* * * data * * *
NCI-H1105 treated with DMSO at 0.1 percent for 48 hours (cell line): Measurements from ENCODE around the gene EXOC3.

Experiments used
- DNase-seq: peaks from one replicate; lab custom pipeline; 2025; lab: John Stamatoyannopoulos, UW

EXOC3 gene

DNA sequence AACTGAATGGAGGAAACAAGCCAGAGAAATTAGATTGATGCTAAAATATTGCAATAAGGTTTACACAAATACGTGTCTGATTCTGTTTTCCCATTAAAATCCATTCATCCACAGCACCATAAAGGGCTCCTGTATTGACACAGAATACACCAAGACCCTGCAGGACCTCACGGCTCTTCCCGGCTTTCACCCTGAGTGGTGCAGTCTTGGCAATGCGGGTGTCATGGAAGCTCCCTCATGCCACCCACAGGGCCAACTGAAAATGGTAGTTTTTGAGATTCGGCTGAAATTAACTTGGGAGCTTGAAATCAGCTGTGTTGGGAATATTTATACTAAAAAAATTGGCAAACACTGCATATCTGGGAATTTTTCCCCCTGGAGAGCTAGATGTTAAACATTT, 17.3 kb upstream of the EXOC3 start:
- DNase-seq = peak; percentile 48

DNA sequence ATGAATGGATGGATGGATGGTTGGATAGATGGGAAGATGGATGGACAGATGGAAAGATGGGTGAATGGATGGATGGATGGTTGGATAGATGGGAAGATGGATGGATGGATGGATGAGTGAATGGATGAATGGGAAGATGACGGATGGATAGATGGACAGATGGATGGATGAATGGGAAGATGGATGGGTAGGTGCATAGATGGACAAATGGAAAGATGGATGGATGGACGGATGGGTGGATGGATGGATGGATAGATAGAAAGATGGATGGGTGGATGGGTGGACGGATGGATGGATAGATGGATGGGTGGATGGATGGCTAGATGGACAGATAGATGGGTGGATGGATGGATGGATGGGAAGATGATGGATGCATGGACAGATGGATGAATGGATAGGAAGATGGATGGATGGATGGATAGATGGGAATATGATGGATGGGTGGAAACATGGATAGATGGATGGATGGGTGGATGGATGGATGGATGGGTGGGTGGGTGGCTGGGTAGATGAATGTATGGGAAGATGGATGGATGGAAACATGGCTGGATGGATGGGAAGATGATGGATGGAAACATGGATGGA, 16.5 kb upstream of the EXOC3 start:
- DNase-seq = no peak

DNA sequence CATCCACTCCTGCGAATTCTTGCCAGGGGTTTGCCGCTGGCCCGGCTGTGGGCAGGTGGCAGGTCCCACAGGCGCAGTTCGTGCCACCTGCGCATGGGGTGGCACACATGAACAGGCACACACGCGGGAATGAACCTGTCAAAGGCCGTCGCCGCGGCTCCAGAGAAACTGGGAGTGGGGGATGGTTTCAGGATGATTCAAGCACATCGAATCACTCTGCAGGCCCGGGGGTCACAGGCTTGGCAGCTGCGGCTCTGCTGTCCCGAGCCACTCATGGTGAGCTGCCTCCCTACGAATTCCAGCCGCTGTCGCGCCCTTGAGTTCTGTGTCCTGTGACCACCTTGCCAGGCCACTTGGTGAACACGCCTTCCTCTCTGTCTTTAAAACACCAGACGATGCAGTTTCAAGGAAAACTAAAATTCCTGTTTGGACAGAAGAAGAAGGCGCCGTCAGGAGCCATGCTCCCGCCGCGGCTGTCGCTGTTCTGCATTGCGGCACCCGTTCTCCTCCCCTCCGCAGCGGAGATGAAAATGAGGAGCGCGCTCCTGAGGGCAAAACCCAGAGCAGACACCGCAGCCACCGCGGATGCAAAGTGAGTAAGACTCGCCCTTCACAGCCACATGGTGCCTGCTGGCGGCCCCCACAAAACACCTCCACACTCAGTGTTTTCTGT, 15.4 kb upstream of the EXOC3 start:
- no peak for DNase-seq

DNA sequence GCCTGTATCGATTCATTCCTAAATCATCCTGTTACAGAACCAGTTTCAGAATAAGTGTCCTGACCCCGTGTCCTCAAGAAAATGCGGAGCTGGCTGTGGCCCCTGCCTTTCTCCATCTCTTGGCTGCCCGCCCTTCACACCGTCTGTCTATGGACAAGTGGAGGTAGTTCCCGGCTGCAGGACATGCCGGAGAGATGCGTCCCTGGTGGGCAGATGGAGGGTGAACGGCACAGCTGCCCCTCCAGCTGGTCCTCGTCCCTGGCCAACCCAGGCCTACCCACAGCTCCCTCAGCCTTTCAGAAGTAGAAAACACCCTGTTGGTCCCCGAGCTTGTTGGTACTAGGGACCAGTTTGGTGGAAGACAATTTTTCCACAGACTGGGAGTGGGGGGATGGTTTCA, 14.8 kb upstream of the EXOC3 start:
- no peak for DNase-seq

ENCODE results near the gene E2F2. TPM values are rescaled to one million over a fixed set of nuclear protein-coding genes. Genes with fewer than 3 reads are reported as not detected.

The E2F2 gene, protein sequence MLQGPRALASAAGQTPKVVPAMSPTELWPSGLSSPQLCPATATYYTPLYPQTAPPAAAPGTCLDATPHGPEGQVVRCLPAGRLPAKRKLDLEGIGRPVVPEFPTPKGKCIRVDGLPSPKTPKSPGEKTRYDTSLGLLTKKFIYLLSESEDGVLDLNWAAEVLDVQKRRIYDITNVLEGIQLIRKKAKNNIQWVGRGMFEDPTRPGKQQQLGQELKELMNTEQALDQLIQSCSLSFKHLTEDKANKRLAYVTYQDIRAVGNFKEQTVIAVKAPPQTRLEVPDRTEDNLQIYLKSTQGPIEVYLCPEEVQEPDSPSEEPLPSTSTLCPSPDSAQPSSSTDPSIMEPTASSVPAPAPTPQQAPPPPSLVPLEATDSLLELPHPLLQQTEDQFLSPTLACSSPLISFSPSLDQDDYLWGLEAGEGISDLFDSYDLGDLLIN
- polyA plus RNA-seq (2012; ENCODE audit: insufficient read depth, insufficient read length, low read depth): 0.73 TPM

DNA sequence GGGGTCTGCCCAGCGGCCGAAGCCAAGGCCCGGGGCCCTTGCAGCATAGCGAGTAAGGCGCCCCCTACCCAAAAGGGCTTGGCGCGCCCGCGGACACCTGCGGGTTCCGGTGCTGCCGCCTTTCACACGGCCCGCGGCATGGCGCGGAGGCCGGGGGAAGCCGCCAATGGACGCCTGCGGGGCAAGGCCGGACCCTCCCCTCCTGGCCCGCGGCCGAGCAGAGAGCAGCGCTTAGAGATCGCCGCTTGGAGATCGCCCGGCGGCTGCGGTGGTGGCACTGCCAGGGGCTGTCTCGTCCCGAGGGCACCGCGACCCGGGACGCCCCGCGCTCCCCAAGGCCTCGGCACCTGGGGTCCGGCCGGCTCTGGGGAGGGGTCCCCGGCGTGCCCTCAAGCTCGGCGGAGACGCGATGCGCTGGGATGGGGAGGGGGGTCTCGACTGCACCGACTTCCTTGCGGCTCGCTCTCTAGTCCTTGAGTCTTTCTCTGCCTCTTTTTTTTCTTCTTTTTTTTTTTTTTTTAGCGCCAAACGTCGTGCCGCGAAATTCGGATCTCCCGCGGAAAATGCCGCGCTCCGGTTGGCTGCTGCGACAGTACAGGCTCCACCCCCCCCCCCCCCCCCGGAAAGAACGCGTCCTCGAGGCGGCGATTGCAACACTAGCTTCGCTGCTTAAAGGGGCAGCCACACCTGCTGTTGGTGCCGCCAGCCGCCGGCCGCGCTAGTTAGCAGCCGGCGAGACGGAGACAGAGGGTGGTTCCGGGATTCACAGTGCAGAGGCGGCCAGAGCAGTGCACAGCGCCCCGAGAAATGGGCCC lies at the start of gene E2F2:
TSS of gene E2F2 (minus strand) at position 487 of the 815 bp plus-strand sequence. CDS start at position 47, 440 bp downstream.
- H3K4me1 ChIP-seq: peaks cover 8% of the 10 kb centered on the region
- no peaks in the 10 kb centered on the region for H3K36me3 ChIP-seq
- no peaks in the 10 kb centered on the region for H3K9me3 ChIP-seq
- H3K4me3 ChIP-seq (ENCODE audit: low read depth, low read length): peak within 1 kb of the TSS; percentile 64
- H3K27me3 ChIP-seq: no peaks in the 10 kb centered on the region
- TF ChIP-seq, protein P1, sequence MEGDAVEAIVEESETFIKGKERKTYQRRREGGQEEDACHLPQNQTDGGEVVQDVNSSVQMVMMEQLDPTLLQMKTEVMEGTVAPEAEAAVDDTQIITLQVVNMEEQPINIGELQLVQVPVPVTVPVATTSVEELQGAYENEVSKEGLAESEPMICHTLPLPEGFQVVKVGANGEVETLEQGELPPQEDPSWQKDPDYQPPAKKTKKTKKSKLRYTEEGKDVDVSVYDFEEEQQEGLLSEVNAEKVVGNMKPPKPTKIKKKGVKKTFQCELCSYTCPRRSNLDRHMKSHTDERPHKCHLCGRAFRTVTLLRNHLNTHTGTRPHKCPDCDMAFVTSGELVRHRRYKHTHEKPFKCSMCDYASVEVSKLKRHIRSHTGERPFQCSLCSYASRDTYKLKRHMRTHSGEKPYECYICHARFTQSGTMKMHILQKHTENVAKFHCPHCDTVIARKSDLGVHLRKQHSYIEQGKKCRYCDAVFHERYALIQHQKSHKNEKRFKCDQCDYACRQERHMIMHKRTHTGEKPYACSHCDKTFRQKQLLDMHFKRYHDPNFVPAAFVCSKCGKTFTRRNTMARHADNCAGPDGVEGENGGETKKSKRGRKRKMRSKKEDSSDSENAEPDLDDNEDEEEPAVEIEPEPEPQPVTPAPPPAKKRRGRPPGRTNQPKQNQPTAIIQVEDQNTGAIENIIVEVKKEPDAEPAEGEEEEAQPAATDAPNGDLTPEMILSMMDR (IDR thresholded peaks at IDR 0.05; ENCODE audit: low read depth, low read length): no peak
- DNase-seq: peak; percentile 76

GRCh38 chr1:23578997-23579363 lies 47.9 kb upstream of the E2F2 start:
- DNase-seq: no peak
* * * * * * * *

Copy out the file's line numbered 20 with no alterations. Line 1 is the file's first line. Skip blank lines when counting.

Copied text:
- no peaks in the 10 kb centered on the region for H3K9me3 ChIP-seq